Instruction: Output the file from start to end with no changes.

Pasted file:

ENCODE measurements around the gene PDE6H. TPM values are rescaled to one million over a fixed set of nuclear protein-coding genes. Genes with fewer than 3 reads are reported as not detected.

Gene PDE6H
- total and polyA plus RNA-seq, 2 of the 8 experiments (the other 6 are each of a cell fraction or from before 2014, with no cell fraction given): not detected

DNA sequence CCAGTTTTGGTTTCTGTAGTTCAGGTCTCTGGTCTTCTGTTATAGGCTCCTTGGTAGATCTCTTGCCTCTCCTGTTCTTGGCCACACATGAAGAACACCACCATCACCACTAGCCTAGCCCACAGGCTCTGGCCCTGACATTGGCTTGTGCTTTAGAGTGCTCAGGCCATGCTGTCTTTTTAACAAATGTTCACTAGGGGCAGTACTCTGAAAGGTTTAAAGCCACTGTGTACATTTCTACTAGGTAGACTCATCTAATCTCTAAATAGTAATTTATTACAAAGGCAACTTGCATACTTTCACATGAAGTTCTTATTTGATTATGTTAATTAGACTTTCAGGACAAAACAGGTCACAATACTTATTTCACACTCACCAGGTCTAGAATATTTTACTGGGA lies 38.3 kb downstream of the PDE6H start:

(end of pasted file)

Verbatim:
ENCODE measurements around the gene PDE6H. TPM values are rescaled to one million over a fixed set of nuclear protein-coding genes. Genes with fewer than 3 reads are reported as not detected.

Gene PDE6H
- total and polyA plus RNA-seq, 2 of the 8 experiments (the other 6 are each of a cell fraction or from before 2014, with no cell fraction given): not detected

DNA sequence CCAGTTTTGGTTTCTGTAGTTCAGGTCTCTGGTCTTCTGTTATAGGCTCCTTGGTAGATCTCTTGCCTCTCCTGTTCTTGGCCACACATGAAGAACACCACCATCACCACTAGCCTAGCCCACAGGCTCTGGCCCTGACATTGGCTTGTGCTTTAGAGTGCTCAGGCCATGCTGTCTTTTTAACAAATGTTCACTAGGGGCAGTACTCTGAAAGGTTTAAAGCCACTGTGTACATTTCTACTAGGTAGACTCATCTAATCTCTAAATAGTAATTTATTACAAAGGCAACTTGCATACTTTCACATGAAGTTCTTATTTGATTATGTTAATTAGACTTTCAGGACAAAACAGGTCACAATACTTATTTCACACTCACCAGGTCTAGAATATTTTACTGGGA lies 38.3 kb downstream of the PDE6H start: